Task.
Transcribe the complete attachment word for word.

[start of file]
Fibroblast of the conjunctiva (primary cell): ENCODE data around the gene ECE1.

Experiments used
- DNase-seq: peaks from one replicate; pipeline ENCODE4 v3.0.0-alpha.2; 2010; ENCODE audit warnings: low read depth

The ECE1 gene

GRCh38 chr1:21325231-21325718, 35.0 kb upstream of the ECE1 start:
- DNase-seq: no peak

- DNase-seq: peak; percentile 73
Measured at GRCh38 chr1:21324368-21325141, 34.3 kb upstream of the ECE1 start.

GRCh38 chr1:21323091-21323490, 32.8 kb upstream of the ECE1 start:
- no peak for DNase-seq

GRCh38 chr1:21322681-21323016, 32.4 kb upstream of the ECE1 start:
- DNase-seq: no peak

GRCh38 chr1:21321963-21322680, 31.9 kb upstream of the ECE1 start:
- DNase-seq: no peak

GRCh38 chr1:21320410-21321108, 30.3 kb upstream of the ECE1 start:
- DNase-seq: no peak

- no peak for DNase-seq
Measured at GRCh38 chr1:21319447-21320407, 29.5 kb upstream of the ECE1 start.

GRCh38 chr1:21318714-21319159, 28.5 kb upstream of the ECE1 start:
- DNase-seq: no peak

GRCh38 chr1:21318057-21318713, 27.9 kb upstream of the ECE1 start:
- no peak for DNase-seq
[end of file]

Fibroblast of the conjunctiva (primary cell): ENCODE data around the gene ECE1.

Experiments used
- DNase-seq: peaks from one replicate; pipeline ENCODE4 v3.0.0-alpha.2; 2010; ENCODE audit warnings: low read depth

The ECE1 gene

GRCh38 chr1:21325231-21325718, 35.0 kb upstream of the ECE1 start:
- DNase-seq: no peak

- DNase-seq: peak; percentile 73
Measured at GRCh38 chr1:21324368-21325141, 34.3 kb upstream of the ECE1 start.

GRCh38 chr1:21323091-21323490, 32.8 kb upstream of the ECE1 start:
- no peak for DNase-seq

GRCh38 chr1:21322681-21323016, 32.4 kb upstream of the ECE1 start:
- DNase-seq: no peak

GRCh38 chr1:21321963-21322680, 31.9 kb upstream of the ECE1 start:
- DNase-seq: no peak

GRCh38 chr1:21320410-21321108, 30.3 kb upstream of the ECE1 start:
- DNase-seq: no peak

- no peak for DNase-seq
Measured at GRCh38 chr1:21319447-21320407, 29.5 kb upstream of the ECE1 start.

GRCh38 chr1:21318714-21319159, 28.5 kb upstream of the ECE1 start:
- DNase-seq: no peak

GRCh38 chr1:21318057-21318713, 27.9 kb upstream of the ECE1 start:
- no peak for DNase-seq